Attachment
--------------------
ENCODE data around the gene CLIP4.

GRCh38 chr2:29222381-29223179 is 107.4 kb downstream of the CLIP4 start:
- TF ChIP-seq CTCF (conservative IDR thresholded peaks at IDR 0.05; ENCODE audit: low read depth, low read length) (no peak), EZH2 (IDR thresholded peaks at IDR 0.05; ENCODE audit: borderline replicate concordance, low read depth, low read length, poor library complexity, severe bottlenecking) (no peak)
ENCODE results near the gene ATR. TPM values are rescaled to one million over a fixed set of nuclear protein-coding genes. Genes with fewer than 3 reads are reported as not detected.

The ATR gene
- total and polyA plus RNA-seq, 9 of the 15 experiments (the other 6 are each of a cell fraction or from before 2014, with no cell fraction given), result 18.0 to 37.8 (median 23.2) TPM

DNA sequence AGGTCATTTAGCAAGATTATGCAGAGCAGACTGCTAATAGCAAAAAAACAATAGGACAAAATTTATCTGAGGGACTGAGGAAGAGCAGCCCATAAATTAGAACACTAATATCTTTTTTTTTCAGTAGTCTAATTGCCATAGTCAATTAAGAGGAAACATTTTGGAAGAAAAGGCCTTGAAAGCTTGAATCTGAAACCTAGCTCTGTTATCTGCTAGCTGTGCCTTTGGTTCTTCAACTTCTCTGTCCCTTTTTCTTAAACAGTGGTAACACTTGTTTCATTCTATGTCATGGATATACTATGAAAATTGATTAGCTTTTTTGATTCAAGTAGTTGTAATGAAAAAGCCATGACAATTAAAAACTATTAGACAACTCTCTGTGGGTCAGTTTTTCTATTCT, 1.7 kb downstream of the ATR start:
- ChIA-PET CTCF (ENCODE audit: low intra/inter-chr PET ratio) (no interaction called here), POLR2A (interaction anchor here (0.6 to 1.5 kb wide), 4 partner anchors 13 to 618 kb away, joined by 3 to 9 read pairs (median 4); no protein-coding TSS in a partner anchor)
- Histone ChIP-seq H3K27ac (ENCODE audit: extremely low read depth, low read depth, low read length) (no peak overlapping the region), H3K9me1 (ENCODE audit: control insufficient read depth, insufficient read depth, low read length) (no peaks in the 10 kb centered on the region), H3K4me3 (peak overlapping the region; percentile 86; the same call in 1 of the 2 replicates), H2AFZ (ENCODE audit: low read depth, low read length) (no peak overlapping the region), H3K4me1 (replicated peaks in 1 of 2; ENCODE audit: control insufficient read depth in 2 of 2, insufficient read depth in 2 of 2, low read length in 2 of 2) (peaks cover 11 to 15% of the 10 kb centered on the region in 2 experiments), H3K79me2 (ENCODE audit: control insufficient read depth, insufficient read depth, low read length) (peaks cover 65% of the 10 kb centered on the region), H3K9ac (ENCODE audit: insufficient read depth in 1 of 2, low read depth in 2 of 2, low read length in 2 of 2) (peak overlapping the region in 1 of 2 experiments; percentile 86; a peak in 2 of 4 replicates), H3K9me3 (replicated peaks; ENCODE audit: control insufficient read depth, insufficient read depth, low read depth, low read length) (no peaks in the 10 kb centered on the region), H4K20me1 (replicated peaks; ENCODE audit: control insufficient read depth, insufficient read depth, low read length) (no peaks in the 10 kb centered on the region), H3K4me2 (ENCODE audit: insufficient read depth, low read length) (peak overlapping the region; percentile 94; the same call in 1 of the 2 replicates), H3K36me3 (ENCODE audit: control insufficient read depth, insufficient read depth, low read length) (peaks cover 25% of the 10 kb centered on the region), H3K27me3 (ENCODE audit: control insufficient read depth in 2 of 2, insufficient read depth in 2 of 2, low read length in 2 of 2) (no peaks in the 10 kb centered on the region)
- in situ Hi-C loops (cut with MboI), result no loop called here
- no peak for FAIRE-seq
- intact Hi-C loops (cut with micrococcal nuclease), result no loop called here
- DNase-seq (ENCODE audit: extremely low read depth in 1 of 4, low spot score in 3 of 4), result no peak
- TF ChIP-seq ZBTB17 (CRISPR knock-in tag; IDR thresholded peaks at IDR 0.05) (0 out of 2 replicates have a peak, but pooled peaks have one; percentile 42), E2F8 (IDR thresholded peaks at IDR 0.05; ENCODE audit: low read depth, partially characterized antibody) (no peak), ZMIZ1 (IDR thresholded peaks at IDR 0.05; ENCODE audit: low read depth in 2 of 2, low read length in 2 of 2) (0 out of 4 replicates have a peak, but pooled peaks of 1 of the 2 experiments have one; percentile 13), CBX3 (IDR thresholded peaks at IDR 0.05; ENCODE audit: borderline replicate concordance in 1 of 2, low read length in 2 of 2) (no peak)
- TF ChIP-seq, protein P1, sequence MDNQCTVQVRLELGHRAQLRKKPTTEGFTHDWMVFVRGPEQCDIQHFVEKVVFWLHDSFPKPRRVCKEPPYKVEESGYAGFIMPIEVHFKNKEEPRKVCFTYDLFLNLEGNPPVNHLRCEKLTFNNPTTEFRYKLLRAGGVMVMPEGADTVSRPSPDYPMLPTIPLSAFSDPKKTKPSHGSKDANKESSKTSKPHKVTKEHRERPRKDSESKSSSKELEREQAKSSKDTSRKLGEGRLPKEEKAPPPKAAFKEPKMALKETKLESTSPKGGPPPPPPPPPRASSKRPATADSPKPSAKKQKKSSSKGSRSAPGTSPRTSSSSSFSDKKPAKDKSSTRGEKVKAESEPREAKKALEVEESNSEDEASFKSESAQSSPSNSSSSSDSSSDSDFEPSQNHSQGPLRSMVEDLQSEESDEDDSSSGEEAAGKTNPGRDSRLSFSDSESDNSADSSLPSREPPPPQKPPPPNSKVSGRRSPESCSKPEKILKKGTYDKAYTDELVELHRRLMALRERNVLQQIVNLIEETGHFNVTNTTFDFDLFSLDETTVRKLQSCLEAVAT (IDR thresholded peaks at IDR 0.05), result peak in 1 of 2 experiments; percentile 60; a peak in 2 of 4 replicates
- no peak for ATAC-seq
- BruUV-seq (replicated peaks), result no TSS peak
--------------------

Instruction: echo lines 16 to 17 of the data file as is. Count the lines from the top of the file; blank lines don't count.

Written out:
- no peak for ATAC-seq
- BruUV-seq (replicated peaks), result no TSS peak